FROM registry.access.redhat.com/ubi8/ubi-minimal:8.8
WORKDIR /work/
RUN chown 1001 /work \
    && chmod "g+rwX" /work \
    && chown 1001:root /work
COPY --chown=1001:root target/*-runner /work/application

EXPOSE 8080
USER 1001

ENTRYPOINT ["./application", "-Dquarkus.http.host=0.0.0.0"]
Note

Universal Base Image (UBI)

The following list displays the suitable images for use with Dockerfiles.

  • Red Hat Universal Base Image 8 (UBI8). This base image is designed and engineered to be the base layer for all of your containerized applications, middleware, and utilities.

    registry.access.redhat.com/ubi8/ubi:8.8
  • Red Hat Universal Base Image 8 Minimal (UBI8-minimal). A stripped-down UBI8 image that uses microdnf as a package manager.

    registry.access.redhat.com/ubi8/ubi-minimal:8.8
  • All Red Hat Base images are available on the Container images catalog site.

Procedure

  1. Build a native Linux executable by using one of the following methods:

    • Docker:

      ./mvnw package -Dnative -Dquarkus.native.container-build=true
    • Podman:

      ./mvnw package -Dnative -Dquarkus.native.container-build=true -Dquarkus.native.container-runtime=podman
  2. Build the container image by using one of the following methods:

    • Docker:

      docker build -f src/main/docker/Dockerfile.native -t quarkus-quickstart/getting-started .
    • Podman

      podman build -f src/main/docker/Dockerfile.native -t quarkus-quickstart/getting-started .
  3. Run the container by using one of the following methods:

    • Docker:

      docker run -i --rm -p 8080:8080 quarkus-quickstart/getting-started
    • Podman:

      podman run -i --rm -p 8080:8080 quarkus-quickstart/getting-started

1.13. Testing the native executable

Test the application in native mode to test the functionality of the native executable. Use the @QuarkusIntegrationTest annotation to build the native executable and run tests against the HTTP endpoints.

Important

The following example shows how to test a native executable with a local installation of GraalVM or Mandrel. Before you begin, consider the following points:

  • This scenario is not supported by Red Hat build of Quarkus, as outlined in Producing a native executable.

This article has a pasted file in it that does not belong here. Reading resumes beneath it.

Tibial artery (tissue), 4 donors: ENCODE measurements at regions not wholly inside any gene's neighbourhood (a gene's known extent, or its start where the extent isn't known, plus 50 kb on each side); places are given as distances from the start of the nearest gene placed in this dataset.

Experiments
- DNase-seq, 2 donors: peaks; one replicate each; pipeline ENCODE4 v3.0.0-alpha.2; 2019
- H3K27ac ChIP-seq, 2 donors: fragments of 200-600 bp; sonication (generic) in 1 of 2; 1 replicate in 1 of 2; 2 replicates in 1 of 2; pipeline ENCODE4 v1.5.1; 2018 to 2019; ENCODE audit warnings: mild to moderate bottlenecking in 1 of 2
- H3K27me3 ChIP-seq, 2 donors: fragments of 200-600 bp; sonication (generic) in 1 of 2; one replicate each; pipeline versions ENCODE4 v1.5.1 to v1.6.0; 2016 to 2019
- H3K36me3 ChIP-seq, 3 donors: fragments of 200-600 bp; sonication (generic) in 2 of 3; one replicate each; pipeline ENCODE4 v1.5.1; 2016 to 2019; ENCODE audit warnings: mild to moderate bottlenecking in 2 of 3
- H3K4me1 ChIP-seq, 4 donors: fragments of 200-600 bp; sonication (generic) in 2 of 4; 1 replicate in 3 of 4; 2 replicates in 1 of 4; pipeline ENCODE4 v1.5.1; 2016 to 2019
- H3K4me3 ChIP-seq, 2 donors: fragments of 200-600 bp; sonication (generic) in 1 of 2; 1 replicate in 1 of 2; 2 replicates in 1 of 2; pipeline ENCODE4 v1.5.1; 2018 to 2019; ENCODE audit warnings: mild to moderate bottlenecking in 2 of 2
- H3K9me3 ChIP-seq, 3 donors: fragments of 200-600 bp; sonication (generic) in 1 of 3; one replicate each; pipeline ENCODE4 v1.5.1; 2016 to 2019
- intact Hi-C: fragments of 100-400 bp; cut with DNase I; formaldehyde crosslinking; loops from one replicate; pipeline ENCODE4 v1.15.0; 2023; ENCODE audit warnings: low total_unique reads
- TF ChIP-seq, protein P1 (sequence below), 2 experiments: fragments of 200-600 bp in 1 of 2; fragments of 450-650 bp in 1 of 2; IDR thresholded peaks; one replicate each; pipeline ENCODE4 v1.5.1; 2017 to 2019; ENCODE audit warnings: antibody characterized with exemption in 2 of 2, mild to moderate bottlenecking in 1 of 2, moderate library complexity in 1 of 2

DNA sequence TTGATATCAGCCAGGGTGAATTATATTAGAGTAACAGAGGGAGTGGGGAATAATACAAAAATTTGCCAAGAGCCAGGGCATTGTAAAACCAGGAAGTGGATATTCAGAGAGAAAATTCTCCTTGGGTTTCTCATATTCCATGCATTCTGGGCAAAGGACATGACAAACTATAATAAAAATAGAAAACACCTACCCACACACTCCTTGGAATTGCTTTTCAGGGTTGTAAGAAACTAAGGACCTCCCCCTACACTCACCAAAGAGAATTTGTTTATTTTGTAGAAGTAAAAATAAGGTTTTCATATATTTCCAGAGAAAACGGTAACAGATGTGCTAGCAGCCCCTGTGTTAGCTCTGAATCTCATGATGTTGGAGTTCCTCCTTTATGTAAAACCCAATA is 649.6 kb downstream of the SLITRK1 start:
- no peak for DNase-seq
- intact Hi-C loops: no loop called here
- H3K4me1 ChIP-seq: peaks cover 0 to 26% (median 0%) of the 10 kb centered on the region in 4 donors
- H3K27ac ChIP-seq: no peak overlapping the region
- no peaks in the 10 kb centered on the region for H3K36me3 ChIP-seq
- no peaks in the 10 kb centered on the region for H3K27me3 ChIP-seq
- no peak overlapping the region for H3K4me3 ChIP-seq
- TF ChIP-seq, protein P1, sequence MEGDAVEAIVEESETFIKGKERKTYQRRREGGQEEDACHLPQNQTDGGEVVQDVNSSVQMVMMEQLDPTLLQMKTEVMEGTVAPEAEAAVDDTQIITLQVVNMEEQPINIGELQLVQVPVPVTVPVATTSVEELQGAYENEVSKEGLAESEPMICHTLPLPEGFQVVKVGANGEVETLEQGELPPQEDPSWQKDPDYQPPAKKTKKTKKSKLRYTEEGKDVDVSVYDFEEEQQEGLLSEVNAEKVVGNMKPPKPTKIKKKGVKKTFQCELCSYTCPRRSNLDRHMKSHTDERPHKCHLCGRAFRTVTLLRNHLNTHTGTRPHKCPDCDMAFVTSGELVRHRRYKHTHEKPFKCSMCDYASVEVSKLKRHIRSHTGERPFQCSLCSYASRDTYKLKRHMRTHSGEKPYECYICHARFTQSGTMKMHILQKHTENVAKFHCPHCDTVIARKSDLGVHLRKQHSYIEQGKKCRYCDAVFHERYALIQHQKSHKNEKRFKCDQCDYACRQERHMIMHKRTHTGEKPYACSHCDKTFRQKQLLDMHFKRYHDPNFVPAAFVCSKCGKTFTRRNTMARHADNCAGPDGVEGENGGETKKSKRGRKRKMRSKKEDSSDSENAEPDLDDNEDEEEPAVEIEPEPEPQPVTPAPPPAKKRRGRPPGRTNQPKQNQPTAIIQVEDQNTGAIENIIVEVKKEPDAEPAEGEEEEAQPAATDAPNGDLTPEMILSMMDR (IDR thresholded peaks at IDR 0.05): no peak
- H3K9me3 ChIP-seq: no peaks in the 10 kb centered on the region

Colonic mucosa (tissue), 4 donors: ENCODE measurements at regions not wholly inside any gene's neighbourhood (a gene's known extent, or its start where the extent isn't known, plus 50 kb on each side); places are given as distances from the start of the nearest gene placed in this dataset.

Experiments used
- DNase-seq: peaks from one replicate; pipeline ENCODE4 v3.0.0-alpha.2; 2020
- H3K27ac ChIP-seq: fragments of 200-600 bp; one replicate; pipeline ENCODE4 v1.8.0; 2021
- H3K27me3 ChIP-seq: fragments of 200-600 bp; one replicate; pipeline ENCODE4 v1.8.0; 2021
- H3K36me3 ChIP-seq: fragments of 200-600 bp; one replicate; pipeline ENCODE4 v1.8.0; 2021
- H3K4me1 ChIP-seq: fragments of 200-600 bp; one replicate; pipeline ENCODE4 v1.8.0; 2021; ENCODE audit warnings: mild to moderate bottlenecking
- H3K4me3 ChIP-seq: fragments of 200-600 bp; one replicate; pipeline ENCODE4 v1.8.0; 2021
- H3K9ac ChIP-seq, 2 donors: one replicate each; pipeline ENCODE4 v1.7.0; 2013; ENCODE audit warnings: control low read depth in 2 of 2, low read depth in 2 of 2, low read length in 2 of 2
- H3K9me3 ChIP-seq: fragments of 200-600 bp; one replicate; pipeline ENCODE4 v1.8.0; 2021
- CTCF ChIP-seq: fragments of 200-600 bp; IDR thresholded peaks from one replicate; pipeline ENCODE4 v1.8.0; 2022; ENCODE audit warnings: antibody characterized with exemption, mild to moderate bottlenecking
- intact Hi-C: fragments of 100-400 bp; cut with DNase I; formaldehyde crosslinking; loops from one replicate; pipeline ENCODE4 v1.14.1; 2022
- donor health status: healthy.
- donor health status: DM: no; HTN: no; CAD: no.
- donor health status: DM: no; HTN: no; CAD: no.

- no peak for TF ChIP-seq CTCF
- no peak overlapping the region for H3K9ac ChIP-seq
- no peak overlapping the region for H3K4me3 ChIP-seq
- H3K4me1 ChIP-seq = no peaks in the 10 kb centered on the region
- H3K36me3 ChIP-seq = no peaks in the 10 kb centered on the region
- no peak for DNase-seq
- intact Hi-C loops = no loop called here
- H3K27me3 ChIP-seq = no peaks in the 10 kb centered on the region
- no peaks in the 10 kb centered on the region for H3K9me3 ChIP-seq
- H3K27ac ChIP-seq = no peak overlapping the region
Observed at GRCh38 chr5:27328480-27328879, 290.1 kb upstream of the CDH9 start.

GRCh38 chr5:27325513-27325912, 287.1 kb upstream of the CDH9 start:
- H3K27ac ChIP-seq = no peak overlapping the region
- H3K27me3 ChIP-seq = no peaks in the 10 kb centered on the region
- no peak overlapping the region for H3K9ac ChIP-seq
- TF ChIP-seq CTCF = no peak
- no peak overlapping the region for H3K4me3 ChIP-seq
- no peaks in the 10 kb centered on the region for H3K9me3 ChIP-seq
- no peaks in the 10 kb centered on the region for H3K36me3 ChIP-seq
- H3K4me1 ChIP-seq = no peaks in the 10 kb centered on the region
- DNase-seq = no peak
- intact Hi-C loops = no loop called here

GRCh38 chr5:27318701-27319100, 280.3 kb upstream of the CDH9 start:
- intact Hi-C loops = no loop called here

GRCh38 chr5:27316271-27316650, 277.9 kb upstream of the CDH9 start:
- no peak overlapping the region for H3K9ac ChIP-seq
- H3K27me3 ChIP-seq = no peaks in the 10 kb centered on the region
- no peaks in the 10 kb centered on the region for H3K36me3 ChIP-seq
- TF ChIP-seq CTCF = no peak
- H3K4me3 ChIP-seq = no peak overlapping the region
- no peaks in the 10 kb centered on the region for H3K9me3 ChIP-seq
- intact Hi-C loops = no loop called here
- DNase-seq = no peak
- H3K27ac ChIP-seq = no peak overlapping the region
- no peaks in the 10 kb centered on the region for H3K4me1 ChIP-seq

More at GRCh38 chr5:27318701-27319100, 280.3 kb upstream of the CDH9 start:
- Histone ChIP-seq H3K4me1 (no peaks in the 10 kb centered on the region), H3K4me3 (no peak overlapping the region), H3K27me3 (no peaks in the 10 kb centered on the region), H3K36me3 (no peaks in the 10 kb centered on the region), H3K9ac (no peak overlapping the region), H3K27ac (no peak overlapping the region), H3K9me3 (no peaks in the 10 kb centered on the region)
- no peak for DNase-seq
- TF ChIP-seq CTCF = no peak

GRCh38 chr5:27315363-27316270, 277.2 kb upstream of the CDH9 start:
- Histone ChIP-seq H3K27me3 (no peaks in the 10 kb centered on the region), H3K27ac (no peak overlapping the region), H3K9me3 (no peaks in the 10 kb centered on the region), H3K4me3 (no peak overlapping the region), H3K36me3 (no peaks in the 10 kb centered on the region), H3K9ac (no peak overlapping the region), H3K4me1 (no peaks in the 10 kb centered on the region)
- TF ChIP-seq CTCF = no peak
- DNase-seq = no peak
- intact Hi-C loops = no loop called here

• The native executable you are testing with here must match the operating system and architecture of the host. Therefore, this procedure will not work on a macOS or an in-container build.

Procedure

  1. Open the pom.xml file and verify that the build section has the following elements:

    <plugin>
        <groupId>org.apache.maven.plugins</groupId>
        <artifactId>maven-failsafe-plugin</artifactId>
        <version>${surefire-plugin.version}</version>
        <executions>
            <execution>
                <goals>
                    <goal>integration-test</goal>
                    <goal>verify</goal>
                </goals>
                <configuration>
                    <systemPropertyVariables>
                        <native.image.path>${project.build.directory}/${project.build.finalName}-runner</native.image.path>
                        <java.util.logging.manager>org.jboss.logmanager.LogManager</java.util.logging.manager>
                        <maven.home>${maven.home}</maven.home>
                    </systemPropertyVariables>
                </configuration>
            </execution>
        </executions>
    </plugin>
    • The Maven Failsafe plugin (maven-failsafe-plugin) runs the integration test and indicates the location of the native executable that is generated.
  2. Open the src/test/java/org/acme/GreetingResourceIT.java file and verify that it includes the following content:

    package org.acme;
    
    import io.quarkus.test.junit.QuarkusIntegrationTest;
    
    @QuarkusIntegrationTest 1
    public class GreetingResourceIT extends GreetingResourceTest { 2
    
        // Execute the same tests but in native mode.
    }
    1
    Use another test runner that starts the application from the native file before the tests. The executable is retrieved by using the native.image.path system property configured in the Maven Failsafe plugin.
    2
    This example extends the GreetingResourceTest, but you can also create a new test.
  1. Run the test: